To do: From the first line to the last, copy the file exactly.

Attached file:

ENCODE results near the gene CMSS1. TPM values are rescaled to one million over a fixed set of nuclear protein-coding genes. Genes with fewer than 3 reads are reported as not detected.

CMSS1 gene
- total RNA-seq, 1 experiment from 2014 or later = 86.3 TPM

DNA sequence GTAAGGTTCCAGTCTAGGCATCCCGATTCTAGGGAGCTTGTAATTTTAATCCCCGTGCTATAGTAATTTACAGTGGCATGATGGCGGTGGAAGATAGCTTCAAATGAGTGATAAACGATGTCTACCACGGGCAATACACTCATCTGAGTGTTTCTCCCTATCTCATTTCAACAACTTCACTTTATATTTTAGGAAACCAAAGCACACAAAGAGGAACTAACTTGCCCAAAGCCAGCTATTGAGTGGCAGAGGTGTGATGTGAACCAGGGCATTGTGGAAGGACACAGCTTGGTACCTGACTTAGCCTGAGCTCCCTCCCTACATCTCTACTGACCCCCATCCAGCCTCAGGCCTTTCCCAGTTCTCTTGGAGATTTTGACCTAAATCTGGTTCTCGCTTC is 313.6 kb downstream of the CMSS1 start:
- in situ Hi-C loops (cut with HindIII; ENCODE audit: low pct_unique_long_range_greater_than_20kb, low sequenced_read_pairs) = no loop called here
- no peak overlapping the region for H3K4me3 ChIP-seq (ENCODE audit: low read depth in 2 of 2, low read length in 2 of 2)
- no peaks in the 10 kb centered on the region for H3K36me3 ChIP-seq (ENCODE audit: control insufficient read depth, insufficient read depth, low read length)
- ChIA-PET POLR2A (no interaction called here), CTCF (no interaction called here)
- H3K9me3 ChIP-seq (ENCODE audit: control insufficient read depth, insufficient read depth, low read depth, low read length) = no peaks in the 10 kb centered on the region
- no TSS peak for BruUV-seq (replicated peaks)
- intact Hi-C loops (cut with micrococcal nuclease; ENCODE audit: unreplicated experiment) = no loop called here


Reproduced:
ENCODE results near the gene CMSS1. TPM values are rescaled to one million over a fixed set of nuclear protein-coding genes. Genes with fewer than 3 reads are reported as not detected.

CMSS1 gene
- total RNA-seq, 1 experiment from 2014 or later = 86.3 TPM

DNA sequence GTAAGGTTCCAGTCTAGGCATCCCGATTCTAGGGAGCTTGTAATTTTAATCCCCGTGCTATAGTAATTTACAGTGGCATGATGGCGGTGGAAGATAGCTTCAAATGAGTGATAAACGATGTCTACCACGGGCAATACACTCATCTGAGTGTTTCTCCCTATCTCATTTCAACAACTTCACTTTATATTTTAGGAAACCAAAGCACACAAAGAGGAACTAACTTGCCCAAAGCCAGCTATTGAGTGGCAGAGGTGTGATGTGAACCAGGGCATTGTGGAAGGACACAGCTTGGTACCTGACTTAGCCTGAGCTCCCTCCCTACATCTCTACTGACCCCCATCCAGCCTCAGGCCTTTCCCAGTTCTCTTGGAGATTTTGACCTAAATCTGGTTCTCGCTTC is 313.6 kb downstream of the CMSS1 start:
- in situ Hi-C loops (cut with HindIII; ENCODE audit: low pct_unique_long_range_greater_than_20kb, low sequenced_read_pairs) = no loop called here
- no peak overlapping the region for H3K4me3 ChIP-seq (ENCODE audit: low read depth in 2 of 2, low read length in 2 of 2)
- no peaks in the 10 kb centered on the region for H3K36me3 ChIP-seq (ENCODE audit: control insufficient read depth, insufficient read depth, low read length)
- ChIA-PET POLR2A (no interaction called here), CTCF (no interaction called here)
- H3K9me3 ChIP-seq (ENCODE audit: control insufficient read depth, insufficient read depth, low read depth, low read length) = no peaks in the 10 kb centered on the region
- no TSS peak for BruUV-seq (replicated peaks)
- intact Hi-C loops (cut with micrococcal nuclease; ENCODE audit: unreplicated experiment) = no loop called here